Of the dozens of companies represented Friday at a technology conference in downtown Tacoma, truck manufacturing giant Paccar seemed an outlier.
It owns truck businesses you have heard of – Kenworth, Peterbilt. It’s a 105-year-old global company based in Washington with $16 billion in sales and revenues.
One of the ways its engineers make new equipment is using software that, after hitting “print,” prompts another machine to produce a three-dimensional part. If the part doesn’t work, they can print another.
Paccar hired 8,000 people last year.
“We’re the biggest technology company you’ve never heard of,” Gary Whisler, Paccar recruiter, told about a dozen students who gathered during a break Friday at the South Sound Technology Conference at the University of Washington Tacoma.
“I’d heard of Peterbilt, but didn’t realize how much technology they use,” said Michael Garcia, 25, a student at Clover Park Technical College studying networking and information security. He and classmate Jordan Tole, 18, soaked up the enthusiasm of their first tech conference.
Hundreds of people, including leaders of private industry, government officials, employees and students, spent the day discussing how technology affects our daily lives and must be made more secure.
The featured speaker was Howard Schmidt, the White House cybersecurity coordinator, who has deep roots in Western Washington. Schmidt is a former Microsoft executive, early member of the advisory board for the UWT’s Institute of Technology, and owns a home in Issaquah.
In less-than-breaking news for the owners of the 4 billion mobile devices worldwide, the mobile Web is the future. (The population of Earth is about 7 billion.)
“Our entire social life has the common thread of technology running through it,” Schmidt said. “We all depend on it.”
It has to be secure for everyone. No one knows enough. Panelist after panelist Friday spoke with urgency about ease of user experience, the need to protect data, and education.
Janine Terrano, founder and CEO of Tacoma tech company Topia Technology, said Facebook’s billion-dollar profits aren’t from advertising: “They’re selling your data.” She said Europe is more concerned about privacy than the United States.
Americans’ laissez faire attitude toward their own data causes problems for everyone, panelists said.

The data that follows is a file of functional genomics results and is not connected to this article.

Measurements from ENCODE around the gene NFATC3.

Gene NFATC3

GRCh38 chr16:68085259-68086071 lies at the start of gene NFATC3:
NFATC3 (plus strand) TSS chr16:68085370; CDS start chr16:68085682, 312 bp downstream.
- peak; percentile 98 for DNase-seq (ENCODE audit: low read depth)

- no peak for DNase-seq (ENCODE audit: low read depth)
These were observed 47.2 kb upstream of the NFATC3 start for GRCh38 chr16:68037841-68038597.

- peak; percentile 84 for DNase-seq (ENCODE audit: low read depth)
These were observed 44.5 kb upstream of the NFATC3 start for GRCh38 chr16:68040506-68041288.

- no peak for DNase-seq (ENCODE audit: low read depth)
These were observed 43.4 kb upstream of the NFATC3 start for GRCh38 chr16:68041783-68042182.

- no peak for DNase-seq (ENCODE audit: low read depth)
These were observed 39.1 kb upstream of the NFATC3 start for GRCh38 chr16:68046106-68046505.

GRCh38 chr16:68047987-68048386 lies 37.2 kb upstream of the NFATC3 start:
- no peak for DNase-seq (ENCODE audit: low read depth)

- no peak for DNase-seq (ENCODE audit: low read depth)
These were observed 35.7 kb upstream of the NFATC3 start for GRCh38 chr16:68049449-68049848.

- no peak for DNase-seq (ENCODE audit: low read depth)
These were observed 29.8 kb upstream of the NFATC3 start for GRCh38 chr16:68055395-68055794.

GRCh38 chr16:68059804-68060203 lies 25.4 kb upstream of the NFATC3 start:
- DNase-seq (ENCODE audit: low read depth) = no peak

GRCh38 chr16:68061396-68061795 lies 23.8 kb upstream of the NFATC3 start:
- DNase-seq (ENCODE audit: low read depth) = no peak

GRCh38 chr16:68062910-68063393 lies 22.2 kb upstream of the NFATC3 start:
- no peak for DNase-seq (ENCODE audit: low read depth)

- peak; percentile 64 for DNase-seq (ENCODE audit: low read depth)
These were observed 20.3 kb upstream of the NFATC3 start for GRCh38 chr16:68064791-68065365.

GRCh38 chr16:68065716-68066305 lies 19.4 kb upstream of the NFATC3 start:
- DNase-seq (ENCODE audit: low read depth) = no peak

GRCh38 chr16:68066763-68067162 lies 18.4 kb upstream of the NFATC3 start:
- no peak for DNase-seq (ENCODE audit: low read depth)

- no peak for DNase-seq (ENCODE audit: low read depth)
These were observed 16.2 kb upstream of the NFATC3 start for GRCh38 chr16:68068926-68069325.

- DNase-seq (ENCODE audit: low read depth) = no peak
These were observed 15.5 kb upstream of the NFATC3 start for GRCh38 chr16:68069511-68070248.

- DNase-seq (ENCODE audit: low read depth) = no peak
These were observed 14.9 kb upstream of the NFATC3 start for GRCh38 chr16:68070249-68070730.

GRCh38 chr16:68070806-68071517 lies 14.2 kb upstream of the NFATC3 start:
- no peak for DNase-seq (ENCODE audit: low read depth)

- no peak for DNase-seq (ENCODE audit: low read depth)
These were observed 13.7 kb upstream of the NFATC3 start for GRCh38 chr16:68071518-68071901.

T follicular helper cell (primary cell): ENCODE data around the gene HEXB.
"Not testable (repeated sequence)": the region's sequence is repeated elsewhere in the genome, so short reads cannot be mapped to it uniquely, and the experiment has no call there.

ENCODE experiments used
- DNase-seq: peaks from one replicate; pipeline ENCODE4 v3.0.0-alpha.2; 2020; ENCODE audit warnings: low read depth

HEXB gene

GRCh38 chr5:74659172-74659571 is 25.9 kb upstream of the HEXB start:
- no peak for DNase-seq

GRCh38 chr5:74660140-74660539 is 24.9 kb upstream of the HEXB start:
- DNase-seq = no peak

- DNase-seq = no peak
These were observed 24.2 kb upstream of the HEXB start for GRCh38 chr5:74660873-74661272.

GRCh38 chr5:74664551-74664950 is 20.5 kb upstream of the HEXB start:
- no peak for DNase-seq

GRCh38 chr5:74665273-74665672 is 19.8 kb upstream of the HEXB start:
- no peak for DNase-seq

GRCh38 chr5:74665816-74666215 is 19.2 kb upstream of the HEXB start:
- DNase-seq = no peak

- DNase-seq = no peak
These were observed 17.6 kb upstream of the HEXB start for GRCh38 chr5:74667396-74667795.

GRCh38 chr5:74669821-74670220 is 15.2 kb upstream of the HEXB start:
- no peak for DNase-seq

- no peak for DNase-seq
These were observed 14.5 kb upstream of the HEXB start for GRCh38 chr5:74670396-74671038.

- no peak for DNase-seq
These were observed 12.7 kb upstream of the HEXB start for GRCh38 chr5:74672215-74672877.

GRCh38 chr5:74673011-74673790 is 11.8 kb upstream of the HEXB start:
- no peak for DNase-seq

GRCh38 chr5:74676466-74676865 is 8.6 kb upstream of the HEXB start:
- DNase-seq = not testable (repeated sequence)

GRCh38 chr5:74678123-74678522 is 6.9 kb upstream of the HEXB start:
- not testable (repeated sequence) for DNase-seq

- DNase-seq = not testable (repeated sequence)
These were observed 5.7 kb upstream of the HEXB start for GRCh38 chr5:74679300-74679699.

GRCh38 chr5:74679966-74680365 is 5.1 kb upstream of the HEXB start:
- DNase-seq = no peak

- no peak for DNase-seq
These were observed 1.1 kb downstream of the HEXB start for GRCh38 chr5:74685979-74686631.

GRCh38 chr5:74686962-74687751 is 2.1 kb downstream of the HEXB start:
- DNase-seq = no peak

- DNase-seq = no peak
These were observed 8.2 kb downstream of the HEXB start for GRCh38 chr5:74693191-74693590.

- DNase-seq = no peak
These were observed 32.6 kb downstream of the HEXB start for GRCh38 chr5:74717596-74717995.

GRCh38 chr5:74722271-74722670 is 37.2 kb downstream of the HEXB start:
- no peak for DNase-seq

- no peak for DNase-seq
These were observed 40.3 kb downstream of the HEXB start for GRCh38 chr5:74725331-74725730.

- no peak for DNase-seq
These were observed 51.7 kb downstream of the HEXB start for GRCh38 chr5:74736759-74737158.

“It continually astonishes me how little literacy the general public has around these issues,” said Barbara Endicott-Popovsky, a UW professor. “They take that into the workplace. And we’re only as strong as the weakest link.”
Schmidt said the federal government has thousands of openings for tech-related jobs because the private sector is snapping up all the talent. Clara O’Brien, a Paccar recruiter, said India is one source of the company’s new workers.
One of the places to start is educating more professionals. The UWT’s Institute of Technology is building connections with private companies, like Paccar, to find qualified graduates. The UW system is now a “designated center of excellence” for the National Security Agency, which is providing full scholarships in exchange for work after graduation.
Governments are getting involved, too: Pierce County now offers an internship in cooperation with the UWT. County IT director Linda Gerull said Friday that the internships are a two-quarter commitment for 10 credits. Students will learn to develop mobile applications as well as get practical knowledge of workplace issues they’ll encounter after school.
Andrew Fry, conference organizer and UWT instructor, said the Tacoma campus’s tech institute has 360 students and expects significant enrollment growth in the next two years.
In a rapidly changing economy, it was hard not to notice automatic job security for people comfortable not just with technology but with constant change.
“I never teach the same course twice. This is not the classics. This is not ‘Beowulf,’” said Endicott-Popovsky. “What I have is the tiger by the tail. And so do you. When you go into this field you have to commit to continuous learning.”
Kathleen Cooper: 253-597-8546 kathleen.cooper@thenews tribune.com blog.thenewstribune.com/business Twitter: @KCooperTNT